Looking to upgrade your air filters? You can breathe easy with help from Jack Nelson Service Experts, your resident HVAC professional in Tulsa. While there are many types of air filters to choose from, installing electrostatic air filters is a simple way to enhance indoor air quality.
What Is an Electrostatic Air Filter
Like other air filters, the purpose of an electrostatic air filter is to clean the air flowing through your home, lowering the amount of allergens and pollutants that circulate within your residence while also protecting your HVAC system from harmful debris. Unlike other air filters, however, electrostatic air filters use electromagnetism to capture particulates from the air.
Think of electrostatic air filters like magnets. At each end of a magnet, there are two different poles. If you've ever tried to push two like poles together, you'd find that they repel each other. Likewise, when two opposing poles become close, they attract one another.
Electrostatic air filters work similarly to dust magnets, using static electricity to attract dirty air and ensure it sticks to the filter. Coarse fibers of the filter are electrostatically charged and collect particles over time. As more particles build up, the filter's effectiveness diminishes, but a thorough cleaning can alleviate that issue. When washed and maintained regularly, these filters can last indefinitely.
Air Filter Effectiveness
Filter effectiveness is judged on the minimum efficiency reporting value (MERV) rating developed by the American Society of Heating, Refrigerating and Air-Conditioning Engineers (ASHRAE). This rating is determined by the size of particulates a filter can block. MERV ratings can range from 1-20, with lower ratings being less efficient than higher ratings. Additionally, it’s important to note that as the rating goes up, the harder an HVAC system has to work to push air through the filter. Most residential air filters are rated somewhere around 1-12, with filters rated 13 or higher considered hospital-grade since they might require a specialized HVAC system.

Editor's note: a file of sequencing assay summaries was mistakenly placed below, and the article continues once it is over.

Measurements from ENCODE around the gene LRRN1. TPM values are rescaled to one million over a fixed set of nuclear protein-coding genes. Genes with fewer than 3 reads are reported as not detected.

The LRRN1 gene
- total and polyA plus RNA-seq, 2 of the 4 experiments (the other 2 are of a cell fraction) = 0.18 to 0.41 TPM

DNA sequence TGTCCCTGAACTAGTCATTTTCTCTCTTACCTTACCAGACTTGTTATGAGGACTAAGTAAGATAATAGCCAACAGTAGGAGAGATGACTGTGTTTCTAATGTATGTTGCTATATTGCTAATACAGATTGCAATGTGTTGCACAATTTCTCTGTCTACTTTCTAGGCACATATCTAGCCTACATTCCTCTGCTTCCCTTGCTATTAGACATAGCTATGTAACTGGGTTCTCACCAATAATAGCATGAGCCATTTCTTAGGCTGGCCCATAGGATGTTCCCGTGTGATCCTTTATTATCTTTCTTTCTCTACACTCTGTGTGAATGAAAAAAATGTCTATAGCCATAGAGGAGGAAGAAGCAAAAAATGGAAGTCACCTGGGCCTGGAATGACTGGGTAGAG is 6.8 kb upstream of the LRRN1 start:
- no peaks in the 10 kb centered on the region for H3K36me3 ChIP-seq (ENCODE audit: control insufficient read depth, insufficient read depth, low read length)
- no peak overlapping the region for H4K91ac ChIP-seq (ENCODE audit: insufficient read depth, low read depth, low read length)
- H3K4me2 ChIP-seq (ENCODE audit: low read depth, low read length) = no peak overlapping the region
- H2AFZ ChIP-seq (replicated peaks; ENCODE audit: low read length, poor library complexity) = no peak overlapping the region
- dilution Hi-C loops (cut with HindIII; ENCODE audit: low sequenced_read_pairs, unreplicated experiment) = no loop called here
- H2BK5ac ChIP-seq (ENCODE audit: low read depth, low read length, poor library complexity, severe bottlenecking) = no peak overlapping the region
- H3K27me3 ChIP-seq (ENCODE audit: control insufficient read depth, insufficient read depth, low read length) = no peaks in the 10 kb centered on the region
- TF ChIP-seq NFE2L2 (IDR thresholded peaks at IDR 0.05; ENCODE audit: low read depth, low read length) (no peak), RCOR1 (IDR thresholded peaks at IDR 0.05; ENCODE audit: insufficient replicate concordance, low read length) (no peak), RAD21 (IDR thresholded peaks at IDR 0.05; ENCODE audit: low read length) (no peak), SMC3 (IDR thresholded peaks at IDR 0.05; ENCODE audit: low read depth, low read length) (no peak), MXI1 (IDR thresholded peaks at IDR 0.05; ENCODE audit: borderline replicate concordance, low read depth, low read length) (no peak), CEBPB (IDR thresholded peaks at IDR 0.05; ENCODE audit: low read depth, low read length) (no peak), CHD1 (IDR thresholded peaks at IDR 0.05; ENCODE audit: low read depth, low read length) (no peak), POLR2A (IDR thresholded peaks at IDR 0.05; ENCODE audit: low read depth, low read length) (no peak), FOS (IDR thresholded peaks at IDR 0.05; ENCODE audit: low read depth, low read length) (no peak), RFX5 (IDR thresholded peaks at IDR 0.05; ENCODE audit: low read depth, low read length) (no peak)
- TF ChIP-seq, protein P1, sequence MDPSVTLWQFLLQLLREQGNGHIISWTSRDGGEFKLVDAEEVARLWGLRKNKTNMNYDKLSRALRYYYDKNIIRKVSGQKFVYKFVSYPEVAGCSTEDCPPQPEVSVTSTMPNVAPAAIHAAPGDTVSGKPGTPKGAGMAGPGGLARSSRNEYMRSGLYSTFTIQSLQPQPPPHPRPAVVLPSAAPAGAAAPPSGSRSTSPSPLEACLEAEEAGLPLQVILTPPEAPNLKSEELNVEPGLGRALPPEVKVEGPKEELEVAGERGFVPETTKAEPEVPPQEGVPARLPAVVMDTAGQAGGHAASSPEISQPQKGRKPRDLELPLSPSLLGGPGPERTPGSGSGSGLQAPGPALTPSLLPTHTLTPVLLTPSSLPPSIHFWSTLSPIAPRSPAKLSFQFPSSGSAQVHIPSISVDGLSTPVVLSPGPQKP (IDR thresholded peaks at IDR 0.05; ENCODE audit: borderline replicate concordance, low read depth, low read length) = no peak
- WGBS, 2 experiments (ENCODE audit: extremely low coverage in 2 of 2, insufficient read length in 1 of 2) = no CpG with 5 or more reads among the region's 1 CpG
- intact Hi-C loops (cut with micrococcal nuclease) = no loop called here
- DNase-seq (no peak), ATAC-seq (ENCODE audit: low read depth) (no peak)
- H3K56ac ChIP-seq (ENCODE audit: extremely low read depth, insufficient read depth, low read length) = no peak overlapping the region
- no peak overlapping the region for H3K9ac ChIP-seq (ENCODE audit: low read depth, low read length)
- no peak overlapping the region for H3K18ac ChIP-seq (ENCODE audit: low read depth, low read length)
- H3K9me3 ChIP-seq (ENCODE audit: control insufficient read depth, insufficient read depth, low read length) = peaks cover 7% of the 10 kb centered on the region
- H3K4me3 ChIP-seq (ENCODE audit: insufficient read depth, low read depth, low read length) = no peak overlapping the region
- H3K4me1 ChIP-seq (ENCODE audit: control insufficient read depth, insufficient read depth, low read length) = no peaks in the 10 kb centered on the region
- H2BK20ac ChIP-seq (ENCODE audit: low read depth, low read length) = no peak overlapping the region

Regular vs Electrostatic Air Filters
The most common air filters are made from pleated media housed in disposable cardboard frames. These filters are considered mechanical because they physically block pollutants from entering your home, unlike electrostatic air filters which rely mainly on static electricity to trap particles. In general, these filters have MERV ratings between 1 and 4, meaning they can manage large debris easily but struggle at filtering smaller allergens and pollutants. Unfortunately, these air filters must be replaced every 30-60 days and the cost of replacement filters can add up quickly.
By comparison, electrostatic filters typically have MERV ratings of between 8-10 and are more effective at removing particles from the air than regular disposable air filters. These filters do a great job of safeguarding your HVAC system from large debris and can improve indoor air quality. Unlike disposable air filters, permanent electrostatic air filters are reusable after washing—saving you money in the long run.
HEPA Filters vs Electrostatic Air Filters
High-Efficiency Particulate Air (HEPA) filters have a MERV rating of between 17 to 20 and can remove up to 99.97% of airborne contaminants. HEPA filters are highly effective at improving indoor air quality and can even reduce harmful pathogens. Frequently placed in hospitals, HEPA filters are less likely to be installed in residential settings because of their cost, but can drastically improve your quality of life if you suffer from allergies or have respiratory problems.
While less effective than HEPA filters, electrostatic filters still do a noteworthy job of filtering the air and protecting you from harmful contaminants. Because they’re reusable, the cost savings earned from installing permanent electrostatic air filters can be attractive, particularly if you’re not sensitive to the airborne particles that HEPA filters block.
Pros & Cons of Electrostatic Air Filters
- Above-Average Filtration: Electrostatic air filters are better at filtering airborne particles than common disposable air filters.
- Cost-Effective: Washable air filters have a higher up-front cost than regular disposable air filters but recoup the cost quickly since you never have to replace them.
- Highly Efficient: These filters are effective at filtering most harmful contaminants from the air without making your HVAC system work harder to push air through a thick filter.
- Monthly Maintenance: To sustain their effectiveness, these filters must be thoroughly cleaned monthly.
- Less Effective for Asthma and Allergies: Though they can filter out a number of airborne contaminants, electrostatic air filters are not ideal for individuals living with severe allergies or respiratory issues.
Call Jack Nelson Service Experts To Determine if Electrostatic Air Filters are Right For You
Need help deciding if electrostatic air filters are the optimal choice for your home? Get in touch with your neighborhood HVAC experts at Jack Nelson Service Experts, and we’ll help you make the right decision.
Contact us to schedule your indoor air quality consultation in Tulsa today!